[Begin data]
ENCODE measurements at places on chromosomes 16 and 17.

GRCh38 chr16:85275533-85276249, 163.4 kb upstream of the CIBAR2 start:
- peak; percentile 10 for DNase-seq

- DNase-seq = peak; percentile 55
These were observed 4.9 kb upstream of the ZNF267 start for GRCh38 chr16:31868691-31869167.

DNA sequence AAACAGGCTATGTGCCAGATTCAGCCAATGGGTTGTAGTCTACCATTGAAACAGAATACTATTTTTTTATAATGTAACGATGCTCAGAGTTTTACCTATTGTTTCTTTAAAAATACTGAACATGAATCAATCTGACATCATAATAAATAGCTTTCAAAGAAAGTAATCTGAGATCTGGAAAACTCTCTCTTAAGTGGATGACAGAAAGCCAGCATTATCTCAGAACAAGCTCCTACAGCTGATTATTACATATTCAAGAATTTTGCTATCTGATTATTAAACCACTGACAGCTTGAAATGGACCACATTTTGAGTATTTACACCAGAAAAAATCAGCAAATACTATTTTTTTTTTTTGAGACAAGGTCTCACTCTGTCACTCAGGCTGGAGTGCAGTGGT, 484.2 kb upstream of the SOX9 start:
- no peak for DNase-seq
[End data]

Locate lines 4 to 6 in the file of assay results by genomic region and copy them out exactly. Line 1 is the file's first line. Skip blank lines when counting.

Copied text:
- DNase-seq = peak; percentile 55
These were observed 4.9 kb upstream of the ZNF267 start for GRCh38 chr16:31868691-31869167.

DNA sequence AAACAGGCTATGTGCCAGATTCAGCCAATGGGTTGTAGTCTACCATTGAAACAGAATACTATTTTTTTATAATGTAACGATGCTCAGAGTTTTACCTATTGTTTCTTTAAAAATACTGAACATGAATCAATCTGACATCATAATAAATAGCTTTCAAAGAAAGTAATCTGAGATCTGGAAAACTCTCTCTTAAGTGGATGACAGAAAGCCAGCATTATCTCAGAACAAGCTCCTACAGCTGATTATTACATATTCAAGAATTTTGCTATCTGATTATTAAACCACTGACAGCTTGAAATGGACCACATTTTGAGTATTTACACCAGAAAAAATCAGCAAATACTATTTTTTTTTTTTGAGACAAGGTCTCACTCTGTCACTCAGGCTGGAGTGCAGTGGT, 484.2 kb upstream of the SOX9 start: